about it. I didn’t give a lecture, but just offered some quick perspective about the great wide world,
even just within a day’s drive of home, and some advice on how to make some exploration happen for her. Get your driver’s license! Then the desk phone rang, so - after my day’s good hike and now a full belly - I went to my room, read more “Lonesome Dave” and zonked out.

Stop 3: Met a Miner, Forty-niner


Now, it’s on to Gold Country in the Sierra foothills, hoping that I had offered some kind of spark to the young woman.

I was headed to visit my friend Tom, an archaeology buddy from 1992. We still keep in touch. Tom was born and bred in Sutter Creek, the heart of Gold Country, and after a few years as an “archaeo-vagrant,” as we called ourselves, moved back home, so he was the perfect local guide. He told me to take Highway 89 down to Truckee (“otherwise it’s 80 miles of curves”), and gave me directions from there.

Along the way I stopped at a general store, the old-timey kind, and lingered while making some new friends, that included a couple of hungry and curious donkeys. Sure, I can spare an apple.

  California's mining country donkeys  
Mining country donkeys

Once again, I arrived at dusk, an early one this time, so I had some daylight to roam the streets of historic downtown Sutter Creek, where the gold rush of 1849 began.

Sutter Creek gold deposits graphic
Sutter Creek gold deposits graphic

The next day we set out on a guided tour. “You know,” said Tom, quite rightly, “this place really helped make America.” (For an explanation of why California is so large, visit Directions Magazine.)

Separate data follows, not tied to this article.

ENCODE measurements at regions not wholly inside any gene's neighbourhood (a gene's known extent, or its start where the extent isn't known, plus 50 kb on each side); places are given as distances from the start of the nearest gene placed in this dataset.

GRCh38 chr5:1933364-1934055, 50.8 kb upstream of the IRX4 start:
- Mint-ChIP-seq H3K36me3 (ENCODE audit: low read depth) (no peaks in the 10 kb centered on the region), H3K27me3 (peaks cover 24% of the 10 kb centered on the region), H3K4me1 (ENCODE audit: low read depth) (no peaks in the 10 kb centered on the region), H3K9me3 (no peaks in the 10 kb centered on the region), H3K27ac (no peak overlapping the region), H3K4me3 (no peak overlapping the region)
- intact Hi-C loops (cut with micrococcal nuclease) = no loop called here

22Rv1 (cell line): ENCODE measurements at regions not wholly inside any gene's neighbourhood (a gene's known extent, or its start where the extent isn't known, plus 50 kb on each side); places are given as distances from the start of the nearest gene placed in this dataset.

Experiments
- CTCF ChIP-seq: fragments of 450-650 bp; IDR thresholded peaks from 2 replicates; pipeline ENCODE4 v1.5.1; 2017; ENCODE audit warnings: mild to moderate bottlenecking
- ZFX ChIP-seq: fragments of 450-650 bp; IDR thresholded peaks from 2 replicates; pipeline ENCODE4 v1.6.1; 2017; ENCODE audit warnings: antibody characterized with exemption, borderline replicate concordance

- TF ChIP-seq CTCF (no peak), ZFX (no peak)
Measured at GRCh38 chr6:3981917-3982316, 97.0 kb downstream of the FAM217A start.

I drove as Tom navigated and interpreted. Our first stop was in the town of Volcano, at Indian Grinding Rock State Historic Park, where the native Miwok Indians had lived for centuries. There was also a reconstruction of a Miwok village

Indian Grinding Rock State Historic Park
Miwok Village reconstruction at Indian Grinding Rock State Historic Park

as well as petroglyphs on the grinding rocks where the people ground acorns, one of their primary food sources.

Indian Grinding Rock State Historic Park
Grinding rocks at Grinding Rock State Historic Park

The next stop sent chills down my spine. From the overlook all that is visible is a shaft-house among the oaks and pines.

Goldmine shafthouse

Now long abandoned, the shaft-house took gold miners as deep as a mile under the earth along narrow tunnels to the ore pockets where they mined the gold that fueled America’s economic growth.

Many miners died in those deep shafts in fires and collapses, most of them Serbians.

The Serbians were a thriving community there, and built the St. Sava Serbian Orthodox Church in the heart of town. Unfortunately it was closed when I was there, but an interpretive panel at the shaft-house overlook showed the magnificent icons and frescoes that still beautify the church’s interior, despite its humble exterior.

St. Sava Serbian Orthodox Church interpretive panel
St. Sava Serbian Orthodox Church interpretive panel

Whenever I visit California, I am awed at how water is managed and moved around. We stopped at a
museum where a forty-foot high wooden waterwheel was displayed. Tom explained it was used to
move the toxic water from a refining process uphill into a tailing pond that still exists. Gold may be
pretty, but the by-products of its production are not. At another overlook, we saw a reservoir that
provides water to Oakland, CA, and the rest of the East bay area, a hundred miles away.

After a fun, busy and informative afternoon, my local guide took us to a burger shack, one of his
favorites since he was a kid. “Bacon burger with cheese and grilled onions,” he said, so I followed his lead.
It proved hefty enough that I had enough bites for a midnight snack. Finally we ended up back at Tom’s and said goodnight.

Stop 4: Not a Miwok Village

Tom had the day off, but I needed to head northeast to see my in-laws and friends north of Sacramento. Matt and Anita may own the place, but it is clear that Elanor runs the roost.

Not a Miwok villate (child's bedroom)
Not a miwok village

Precocious beyond her five years, she gives me the grand tour, leads me to my room, shows me hers, and starts giving me orders, which I gladly obey. “I need my trike, we’re going to build a castle with these red cups, etc…”